That's an interesting observation. There's a lot that can be said about that divide, and I think people have a lot of differing views on it. For me, it doesn't really make sense to fully separate acoustic and electronic – they are just different technologies that perform the same function in varying extremes. I don't make any mental separation for myself when I'm working with one or the other; it kind of just comes down to preference and context. I suppose having said that, I would think of this remix as a sort of arrangement then, just a different iteration that will express uniquely by dint of the cello idiom isolated from the electronic idiom. I'm fascinated by the individual identities and limitations of instruments and sound sources, but to me there is still a core component that unites them. Separating a synthesiser from an acoustic instrument is neither stranger nor less intuitive to me than separating two acoustic instruments – there are distinctions, yes, and they are absolutely critical to consider, but they are not diametrically opposed.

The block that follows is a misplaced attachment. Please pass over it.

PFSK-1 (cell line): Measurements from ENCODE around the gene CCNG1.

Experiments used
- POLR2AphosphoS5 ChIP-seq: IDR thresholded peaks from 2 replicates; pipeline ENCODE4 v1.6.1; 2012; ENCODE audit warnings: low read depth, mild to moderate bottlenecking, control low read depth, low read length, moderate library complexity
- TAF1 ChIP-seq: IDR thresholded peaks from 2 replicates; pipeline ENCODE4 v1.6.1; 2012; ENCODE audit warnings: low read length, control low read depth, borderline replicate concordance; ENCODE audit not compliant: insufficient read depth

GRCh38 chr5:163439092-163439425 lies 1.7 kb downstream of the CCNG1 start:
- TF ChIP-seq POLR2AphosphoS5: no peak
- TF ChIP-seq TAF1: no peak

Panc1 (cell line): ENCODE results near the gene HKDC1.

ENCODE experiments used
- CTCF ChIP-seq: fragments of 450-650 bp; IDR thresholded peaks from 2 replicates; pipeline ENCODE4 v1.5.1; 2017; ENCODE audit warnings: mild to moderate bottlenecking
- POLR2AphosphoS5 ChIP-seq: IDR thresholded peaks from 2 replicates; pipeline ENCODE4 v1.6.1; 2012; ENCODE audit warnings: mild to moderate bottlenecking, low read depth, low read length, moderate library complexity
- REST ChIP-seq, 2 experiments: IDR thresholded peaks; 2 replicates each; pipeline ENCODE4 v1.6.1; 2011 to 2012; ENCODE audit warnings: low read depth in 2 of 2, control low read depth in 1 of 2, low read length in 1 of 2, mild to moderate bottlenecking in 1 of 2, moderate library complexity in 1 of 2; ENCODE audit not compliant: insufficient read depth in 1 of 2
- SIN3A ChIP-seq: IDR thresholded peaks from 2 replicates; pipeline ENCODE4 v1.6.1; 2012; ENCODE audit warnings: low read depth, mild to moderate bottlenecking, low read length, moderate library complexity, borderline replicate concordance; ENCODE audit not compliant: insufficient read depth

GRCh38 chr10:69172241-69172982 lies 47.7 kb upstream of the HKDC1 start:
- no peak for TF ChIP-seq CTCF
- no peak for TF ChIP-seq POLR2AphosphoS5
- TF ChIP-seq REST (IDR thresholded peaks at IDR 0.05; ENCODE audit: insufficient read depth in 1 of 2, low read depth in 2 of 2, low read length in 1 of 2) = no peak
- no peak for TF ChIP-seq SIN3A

Finally, is there anything in particular that’s inspiring you at the moment and how is it changing the way you work?

In the past I've tended to work out a lot of my musical ideas through improvisation and continual real-time iteration. Lately, partly just by circumstance and partly by interest, I've been working quite a lot on ways that I can explore the same kind of process through a more traditional method of notation. It's been really interesting to think about how I can effectively translate the sense of pacing and timbral modification that I've developed in both my studio recordings and live performance practice into another realm.


Curved Form (No. 11) features the title track performed by Gabriella Swallow alongside remixes by Mira Calix, Sarah Davachi and I. It's out on Friday 6 August and can be pre-ordered via Bandcamp now.